BMW Post-War Classics.

The history of the BMW Group started with the construction of aero-engines in 1916. It was only in 1923 that the company started manufacturing motorcycles. Five years later, in 1928, BMW produced its first automobile.

Published: September 2016
Video/Photos: BMW GROUP

During the 30s BMW established a reputation for sportiness and performance, most notably with the legendary BMW 328, which is still the cornerstone of its image. The Second World War, however, and the austerity that followed, interrupted that. In the post-war years, three radically different experiments in automotive design affected BMW’s revival in three unique ways.

BMW Isetta

Somewhere between a scooter and a car, it helped answer the needs of the austerity of the post-war years.

Known as the “Bubble Car” or sometimes the “Smoochball”, this diminutive two-seater is like nothing else before or after it. It first appeared in Europe in 1953. With its asymmetrical front and back wheels, the little bug-like mobile won all top three positions in the famous Mille Miglia, the 1 000 mile race. Thereafter, BMW snapped up the design and began producing it. Somewhere between a scooter and a car, it helped answer the needs of the austerity of the post-war years. It might have accelerated to 50km/h in 36 seconds, but it was economical. On just one gallon of petrol (3.7 litres), it could drive for 80 kilometres. For a few moments, it was one of a kind – until the early 60s when new concepts in the small car segment, like the MINI, gained traction. Now, it is highly collectible – a true classic.

 

Somewhere between a scooter and a car, it helped answer the needs of the austerity of the post-war years.

BMW 507

Now it is one of the world’s most collectible cars.

The BMW 507 Roadster was the car that was meant to pull BMW out of the post-war slump. But, while it was undoubtedly beautiful and a great performer, it was not a commercial success. Now it is one of the world’s most collectible cars, partly because by the time production ended, only around 250 had been sold. Apart from a few super-rich celebrities, Elvis included, it was too highly priced for the tastes of the times. The BMW 507 almost disappeared from the archives of BMW history. In retrospect, it can be seen to mark BMW’s return to performance and has proved hugely influential. The trademark “shark gill” side vents appeared again on the BMW Z3 in 1995. And it was the first time the forward-leaning kidney-shaped grill was used. Today, 220 of them still exist in the world and you could say that history has finally done justice to the design.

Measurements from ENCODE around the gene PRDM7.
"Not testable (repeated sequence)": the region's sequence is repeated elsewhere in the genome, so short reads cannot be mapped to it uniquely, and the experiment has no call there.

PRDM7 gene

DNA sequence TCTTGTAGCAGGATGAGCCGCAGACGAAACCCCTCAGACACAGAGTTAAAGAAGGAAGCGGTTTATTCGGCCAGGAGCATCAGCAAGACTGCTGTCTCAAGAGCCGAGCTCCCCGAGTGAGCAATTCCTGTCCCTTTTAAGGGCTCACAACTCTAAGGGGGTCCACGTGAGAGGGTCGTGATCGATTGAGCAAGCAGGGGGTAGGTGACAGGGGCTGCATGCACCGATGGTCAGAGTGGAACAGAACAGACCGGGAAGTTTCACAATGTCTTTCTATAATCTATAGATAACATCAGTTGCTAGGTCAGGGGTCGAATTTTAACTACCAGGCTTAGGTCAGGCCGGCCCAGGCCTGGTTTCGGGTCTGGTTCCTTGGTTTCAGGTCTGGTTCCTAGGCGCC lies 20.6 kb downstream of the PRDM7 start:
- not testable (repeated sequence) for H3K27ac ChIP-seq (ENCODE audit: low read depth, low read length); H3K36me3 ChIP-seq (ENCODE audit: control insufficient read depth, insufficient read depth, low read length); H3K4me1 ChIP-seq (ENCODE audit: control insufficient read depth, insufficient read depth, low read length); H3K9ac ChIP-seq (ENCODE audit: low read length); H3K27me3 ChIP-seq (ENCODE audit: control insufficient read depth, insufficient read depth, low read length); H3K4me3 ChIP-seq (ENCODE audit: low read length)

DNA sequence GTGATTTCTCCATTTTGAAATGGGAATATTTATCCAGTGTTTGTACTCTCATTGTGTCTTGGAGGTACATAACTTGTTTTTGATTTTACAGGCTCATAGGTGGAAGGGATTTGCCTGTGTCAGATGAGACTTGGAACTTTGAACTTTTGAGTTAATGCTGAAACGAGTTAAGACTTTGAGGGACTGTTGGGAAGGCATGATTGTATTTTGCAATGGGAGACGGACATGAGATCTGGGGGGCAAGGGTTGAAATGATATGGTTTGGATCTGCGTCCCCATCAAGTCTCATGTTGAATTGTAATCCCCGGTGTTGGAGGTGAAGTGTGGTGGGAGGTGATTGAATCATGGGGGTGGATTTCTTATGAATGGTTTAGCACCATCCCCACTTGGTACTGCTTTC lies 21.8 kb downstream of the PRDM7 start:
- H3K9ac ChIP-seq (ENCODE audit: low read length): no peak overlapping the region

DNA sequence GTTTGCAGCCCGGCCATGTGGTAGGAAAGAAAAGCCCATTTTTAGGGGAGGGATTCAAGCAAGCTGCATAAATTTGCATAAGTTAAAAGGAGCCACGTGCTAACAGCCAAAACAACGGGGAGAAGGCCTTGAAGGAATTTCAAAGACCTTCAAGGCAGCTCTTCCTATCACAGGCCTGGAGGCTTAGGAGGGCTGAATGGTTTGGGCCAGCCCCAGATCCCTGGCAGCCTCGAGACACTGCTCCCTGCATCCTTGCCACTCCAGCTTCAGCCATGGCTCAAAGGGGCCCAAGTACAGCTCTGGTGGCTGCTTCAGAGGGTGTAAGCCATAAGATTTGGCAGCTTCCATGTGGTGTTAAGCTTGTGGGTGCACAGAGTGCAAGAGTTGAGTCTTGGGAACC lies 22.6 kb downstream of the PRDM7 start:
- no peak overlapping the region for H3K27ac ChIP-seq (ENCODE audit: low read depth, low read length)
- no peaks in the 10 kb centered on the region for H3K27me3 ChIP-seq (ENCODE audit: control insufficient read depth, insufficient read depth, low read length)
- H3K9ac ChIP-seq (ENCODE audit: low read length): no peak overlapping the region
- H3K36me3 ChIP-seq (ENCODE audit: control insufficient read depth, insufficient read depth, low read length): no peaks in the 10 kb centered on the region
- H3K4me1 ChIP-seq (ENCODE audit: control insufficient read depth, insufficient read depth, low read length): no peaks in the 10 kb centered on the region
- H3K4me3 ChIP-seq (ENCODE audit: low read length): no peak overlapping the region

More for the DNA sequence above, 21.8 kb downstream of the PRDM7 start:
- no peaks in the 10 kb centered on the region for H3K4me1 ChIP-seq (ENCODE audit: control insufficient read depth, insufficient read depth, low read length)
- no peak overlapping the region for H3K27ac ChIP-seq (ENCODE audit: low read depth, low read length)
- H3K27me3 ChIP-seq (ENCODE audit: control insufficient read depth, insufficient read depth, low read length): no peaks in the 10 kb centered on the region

Now it is one of the world’s most collectible cars.

BMW 02 Series

It exemplified the epitome of the ultimate driving machine and laid the foundation for the path that the BMW 3 Series would later continue along.

While this year is BMW’s centenary year, another significant anniversary is being slightly eclipsed: the BMW 02 Series also celebrates its 50th birthday. The classic BMW 02 Series marked BMW’s rediscovery of the territory it still exemplifies. It was a dream designed for customers with sporting ambitions, but with the safety and practicality required of an everyday car. It exemplified the epitome of the ultimate driving machine and laid the foundation for the path that the BMW 3 Series would later continue along. In the 60s, the combination of wide windscreens, modernist delicacy and clean lines suggested elegance, efficiency and speed, backed by performance and agility. BMW was back on track and on the road to success. We still live with its legacy.

It exemplified the epitome of the ultimate driving machine and laid the foundation for the path that the BMW 3 Series would later continue along.